Canada close to ‘very significant’ battery-ecosystem deal, Champagne says

Innovation Minister François-Philippe Champagne says he’s close to securing a major investment in the electric-vehicle-battery ecosystem as Canadian governments race against rivals in North America and Europe to secure zero-emissions-vehicle manufacturing.

“We’re well advanced in creating the battery ecosystem in Canada, from the mine to the recycling plant,” Champagne said in an interview with The Logic on Friday.

In November, Champagne travelled to the U.S. and Europe “to consolidate the discussions we had with a number of key players in the battery ecosystem,” he said last week. “I would say we’re getting closer and closer to land some very significant investment.”

Champagne cited as domestic advantages the knowledge base of the existing auto industry, along with reserves of the critical minerals that go into electric-vehicle cells, renewable power capacity, and projects designed to produce “green” steel and aluminum. “I’ve been talking to CEOs of a number of companies [that] would be key,” he said.

Auto and light-duty-vehicle manufacturing accounted for $40.6 billion of the country’s $522 billion in goods exports last year and directly employed nearly 122,000 people as of September 2021, according to Statistics Canada data. But the domestic sector faces an overhaul sparked by major markets’ efforts to cut emissions by electrifying transport. The Liberal government has tried to position Canada as a major force in the zero-emissions-vehicle supply chain.

The capital expenditure required to build battery facilities is “in the billions,” he noted. “This is an industry which has the potential to be, over a generation, as big as the aerospace industry for our country.” During his November visit to Belgium, France and Germany, Champagne met with executives from automakers and parts suppliers including Bosch, Eberspächer, Evonik Industries, Mercedes, Porsche and Stellantis, said spokesperson Mohammad Hussain. “I’ve been kind of a matchmaker,” Champagne said, noting he’s talked to mining, chemical, battery-assembly and auto-manufacturing firms.

Canada’s EV ambitions face challenges. Governments in larger consumer markets are offering billions in incentives and erecting regulatory barriers to encourage firms to innovate and manufacture to locate within their borders.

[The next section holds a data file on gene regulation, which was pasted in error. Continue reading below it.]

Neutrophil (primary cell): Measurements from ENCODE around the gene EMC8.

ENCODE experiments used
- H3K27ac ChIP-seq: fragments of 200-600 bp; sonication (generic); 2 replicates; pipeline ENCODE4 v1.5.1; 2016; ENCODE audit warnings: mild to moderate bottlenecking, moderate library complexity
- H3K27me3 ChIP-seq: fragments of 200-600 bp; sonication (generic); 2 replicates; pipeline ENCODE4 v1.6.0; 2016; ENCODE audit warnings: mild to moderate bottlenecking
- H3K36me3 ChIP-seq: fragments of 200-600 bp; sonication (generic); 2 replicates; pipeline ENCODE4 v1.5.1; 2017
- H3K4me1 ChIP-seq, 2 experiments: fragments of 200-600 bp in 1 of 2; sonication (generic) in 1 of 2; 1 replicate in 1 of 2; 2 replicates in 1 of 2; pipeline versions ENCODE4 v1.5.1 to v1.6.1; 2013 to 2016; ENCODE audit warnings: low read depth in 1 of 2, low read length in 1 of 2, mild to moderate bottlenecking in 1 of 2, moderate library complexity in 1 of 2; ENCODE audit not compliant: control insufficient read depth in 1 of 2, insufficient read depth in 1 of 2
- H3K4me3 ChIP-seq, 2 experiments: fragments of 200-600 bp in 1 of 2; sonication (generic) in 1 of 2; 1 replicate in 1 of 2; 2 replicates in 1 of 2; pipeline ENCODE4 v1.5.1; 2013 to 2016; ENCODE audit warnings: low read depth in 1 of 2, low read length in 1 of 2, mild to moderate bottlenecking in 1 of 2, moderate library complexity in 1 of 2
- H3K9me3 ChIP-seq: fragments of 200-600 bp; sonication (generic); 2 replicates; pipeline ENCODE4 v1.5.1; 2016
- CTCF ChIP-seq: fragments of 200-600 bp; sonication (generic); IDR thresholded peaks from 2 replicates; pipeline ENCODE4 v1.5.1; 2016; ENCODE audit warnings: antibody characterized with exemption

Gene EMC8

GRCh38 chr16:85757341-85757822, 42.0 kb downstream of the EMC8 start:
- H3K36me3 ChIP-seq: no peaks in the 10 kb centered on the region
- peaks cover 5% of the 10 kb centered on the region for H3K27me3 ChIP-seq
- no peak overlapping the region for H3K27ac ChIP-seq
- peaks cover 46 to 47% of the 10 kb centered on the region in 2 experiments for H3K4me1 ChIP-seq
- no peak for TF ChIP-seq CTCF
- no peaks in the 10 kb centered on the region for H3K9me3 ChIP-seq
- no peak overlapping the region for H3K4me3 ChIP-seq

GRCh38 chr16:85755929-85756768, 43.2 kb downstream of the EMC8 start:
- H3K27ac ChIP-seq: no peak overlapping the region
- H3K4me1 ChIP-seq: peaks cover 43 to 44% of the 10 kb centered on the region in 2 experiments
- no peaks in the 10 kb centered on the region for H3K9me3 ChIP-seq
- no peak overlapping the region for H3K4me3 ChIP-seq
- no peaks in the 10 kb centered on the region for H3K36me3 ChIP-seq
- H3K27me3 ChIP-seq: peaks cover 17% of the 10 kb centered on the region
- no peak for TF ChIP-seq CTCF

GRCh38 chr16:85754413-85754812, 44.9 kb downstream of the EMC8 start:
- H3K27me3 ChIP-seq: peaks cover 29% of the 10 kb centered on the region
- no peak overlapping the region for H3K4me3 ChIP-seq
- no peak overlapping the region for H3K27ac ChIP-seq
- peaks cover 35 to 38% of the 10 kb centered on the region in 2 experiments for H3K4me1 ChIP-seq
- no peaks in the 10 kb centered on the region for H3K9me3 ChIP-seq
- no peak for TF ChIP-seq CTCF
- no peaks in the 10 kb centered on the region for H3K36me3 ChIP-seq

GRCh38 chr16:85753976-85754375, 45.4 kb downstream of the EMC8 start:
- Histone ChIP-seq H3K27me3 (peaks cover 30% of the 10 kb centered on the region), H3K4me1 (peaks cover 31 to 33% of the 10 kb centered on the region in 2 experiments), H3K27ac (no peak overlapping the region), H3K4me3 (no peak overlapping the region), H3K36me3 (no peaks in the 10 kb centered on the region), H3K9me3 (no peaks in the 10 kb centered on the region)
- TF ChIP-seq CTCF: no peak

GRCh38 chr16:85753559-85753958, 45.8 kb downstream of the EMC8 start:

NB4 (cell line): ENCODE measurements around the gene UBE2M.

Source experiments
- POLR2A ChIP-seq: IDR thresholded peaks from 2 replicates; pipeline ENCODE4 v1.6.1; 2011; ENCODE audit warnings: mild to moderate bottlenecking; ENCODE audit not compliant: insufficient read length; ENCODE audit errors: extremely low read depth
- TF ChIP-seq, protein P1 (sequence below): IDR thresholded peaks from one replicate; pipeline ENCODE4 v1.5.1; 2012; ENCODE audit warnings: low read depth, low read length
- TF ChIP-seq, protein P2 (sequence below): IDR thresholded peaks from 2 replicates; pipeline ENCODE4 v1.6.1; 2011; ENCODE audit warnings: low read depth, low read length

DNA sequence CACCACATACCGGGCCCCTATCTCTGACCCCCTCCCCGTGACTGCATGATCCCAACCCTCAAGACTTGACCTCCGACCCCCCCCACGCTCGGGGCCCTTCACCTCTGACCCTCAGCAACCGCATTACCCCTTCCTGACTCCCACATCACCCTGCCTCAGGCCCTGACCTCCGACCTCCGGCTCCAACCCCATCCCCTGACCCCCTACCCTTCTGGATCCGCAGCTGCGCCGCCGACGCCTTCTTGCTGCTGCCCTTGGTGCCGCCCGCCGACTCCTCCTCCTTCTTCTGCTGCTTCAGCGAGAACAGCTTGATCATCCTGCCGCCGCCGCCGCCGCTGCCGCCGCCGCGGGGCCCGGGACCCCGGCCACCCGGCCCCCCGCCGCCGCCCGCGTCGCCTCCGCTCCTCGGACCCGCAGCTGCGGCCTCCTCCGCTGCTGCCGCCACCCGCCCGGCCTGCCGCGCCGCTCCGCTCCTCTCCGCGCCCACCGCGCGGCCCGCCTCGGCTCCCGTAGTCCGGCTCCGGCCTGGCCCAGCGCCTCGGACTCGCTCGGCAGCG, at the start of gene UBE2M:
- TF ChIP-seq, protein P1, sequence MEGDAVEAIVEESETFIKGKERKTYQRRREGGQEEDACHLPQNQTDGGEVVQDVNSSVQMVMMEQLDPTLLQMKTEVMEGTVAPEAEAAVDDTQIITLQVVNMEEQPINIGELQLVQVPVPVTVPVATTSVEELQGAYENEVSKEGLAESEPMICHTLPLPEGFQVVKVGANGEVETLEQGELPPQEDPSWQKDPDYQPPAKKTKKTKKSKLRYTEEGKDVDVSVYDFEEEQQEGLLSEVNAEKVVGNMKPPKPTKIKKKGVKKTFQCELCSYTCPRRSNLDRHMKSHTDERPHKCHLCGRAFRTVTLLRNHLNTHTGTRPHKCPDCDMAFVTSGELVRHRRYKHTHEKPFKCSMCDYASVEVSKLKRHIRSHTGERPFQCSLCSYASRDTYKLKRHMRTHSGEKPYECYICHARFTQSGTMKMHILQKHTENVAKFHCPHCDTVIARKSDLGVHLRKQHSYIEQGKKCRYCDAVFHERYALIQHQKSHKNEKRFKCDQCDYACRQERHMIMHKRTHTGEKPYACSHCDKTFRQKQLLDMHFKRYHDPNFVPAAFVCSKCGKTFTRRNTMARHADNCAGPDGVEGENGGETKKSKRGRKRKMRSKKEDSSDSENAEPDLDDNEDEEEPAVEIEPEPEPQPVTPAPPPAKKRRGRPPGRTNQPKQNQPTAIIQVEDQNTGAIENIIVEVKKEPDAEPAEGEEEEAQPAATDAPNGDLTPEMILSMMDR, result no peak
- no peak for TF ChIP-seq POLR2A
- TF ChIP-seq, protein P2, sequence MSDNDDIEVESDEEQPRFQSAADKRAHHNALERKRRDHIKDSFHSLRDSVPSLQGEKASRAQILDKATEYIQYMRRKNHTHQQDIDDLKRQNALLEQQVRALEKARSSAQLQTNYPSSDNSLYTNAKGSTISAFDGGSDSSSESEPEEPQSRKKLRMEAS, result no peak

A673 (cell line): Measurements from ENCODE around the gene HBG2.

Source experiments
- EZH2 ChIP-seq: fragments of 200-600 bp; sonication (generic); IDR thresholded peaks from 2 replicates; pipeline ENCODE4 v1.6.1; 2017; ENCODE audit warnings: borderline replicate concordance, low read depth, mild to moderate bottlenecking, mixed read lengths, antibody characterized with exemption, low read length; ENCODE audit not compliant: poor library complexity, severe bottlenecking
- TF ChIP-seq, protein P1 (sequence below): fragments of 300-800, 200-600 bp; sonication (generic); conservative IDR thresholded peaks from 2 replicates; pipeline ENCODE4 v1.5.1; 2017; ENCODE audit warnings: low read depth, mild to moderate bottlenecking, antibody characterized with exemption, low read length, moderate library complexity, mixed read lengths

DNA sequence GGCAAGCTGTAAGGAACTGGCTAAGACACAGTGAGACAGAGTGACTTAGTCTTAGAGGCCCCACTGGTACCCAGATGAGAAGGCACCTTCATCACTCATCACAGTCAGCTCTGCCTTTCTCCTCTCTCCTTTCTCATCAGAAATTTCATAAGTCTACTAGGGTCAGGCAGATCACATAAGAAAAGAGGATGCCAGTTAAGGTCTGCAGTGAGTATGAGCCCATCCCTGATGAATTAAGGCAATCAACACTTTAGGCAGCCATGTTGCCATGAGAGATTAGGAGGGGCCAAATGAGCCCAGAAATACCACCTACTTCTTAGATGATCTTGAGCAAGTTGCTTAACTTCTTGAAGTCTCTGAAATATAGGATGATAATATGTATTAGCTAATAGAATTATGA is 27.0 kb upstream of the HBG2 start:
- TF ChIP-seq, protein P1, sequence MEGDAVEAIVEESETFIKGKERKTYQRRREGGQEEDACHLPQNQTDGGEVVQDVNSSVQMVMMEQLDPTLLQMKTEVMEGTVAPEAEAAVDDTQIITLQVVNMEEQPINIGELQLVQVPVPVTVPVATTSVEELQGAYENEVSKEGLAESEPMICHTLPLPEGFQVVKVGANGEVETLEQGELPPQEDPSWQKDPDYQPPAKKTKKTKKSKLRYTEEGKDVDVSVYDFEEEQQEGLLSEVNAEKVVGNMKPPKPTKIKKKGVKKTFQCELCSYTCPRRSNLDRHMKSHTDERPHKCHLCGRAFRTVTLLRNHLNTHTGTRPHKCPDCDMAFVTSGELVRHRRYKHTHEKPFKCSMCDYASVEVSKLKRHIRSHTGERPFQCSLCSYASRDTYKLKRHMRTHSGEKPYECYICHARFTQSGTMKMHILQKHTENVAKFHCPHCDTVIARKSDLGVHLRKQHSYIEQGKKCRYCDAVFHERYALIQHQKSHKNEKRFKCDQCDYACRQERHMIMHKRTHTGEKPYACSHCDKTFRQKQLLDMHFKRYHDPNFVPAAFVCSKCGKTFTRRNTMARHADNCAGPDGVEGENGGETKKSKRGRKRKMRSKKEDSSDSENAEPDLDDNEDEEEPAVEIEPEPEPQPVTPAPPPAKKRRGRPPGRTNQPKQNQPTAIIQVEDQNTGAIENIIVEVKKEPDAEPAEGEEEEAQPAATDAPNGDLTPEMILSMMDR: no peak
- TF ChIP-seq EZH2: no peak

This is an industry which has the potential to be, over a generation, as big as the aerospace industry for our country

François-Philippe Champagne

In January, the European Commission approved up to 2.9 billion euros ($4.5 billion) for projects across “the entire battery value chain.” The Biden administration’s original jobs plan included US$174 billion to “win the EV market.” The U.S. Congress is considering a bill that would restrict green-car-buying incentives to U.S.-produced batteries and U.S. union-made models. Meanwhile, growing auto markets are also seeking to join the supply chain — India reportedly plans to offer US$4.6 billion for advanced battery manufacturing.

Announcements of new facilities have ramped up recently. For example, General Motors (GM) and LG have formed a US$2.2-billion joint venture to produce batteries in Ohio. And in September, U.S. giant Ford and South Korean supplier SK Innovation announced an US$11.4-billion EV project in Kentucky and Tennessee, backed by a reported US$884 million in incentives from the latter.

Canada has also attracted some investment, albeit at the end of the manufacturing supply chain. Last fall, Ford and Stellantis announced plans to build passenger cars in Ontario, while GM said in January it would make light commercial vehicles in the province. All three of the auto giants sought Ottawa’s support. In August, the federal government signed an agreement to give Ford a non-repayable contribution of $295 million from its Strategic Innovation Fund for its $1.8-billion project in Oakville, Ont. It has yet to reach similar deals with GM or Stellantis, said Yara El Helou, a spokesperson for Innovation, Science and Economic Development Canada.

Provincial governments have also been courting EV supply-chain investment. In October, Quebec Economy Minister Pierre Fitzgibbon met with executives from Tesla. And Ontario is “in discussion with some of the largest players in the sector about making major EV [and] battery production investments,” Kwok Wong, a spokesperson for Economic Development Minister Vic Fedeli, told The Logic last month.

Champagne did not directly answer a question about whether he’d also spoken to Tesla, or name with which firms in the battery supply chain he’d had discussions.

“We’ve been coordinating with a number of provincial colleagues,” he said. “I hope to have good news to announce, because we’re very advanced with a number of players.”

The Logic

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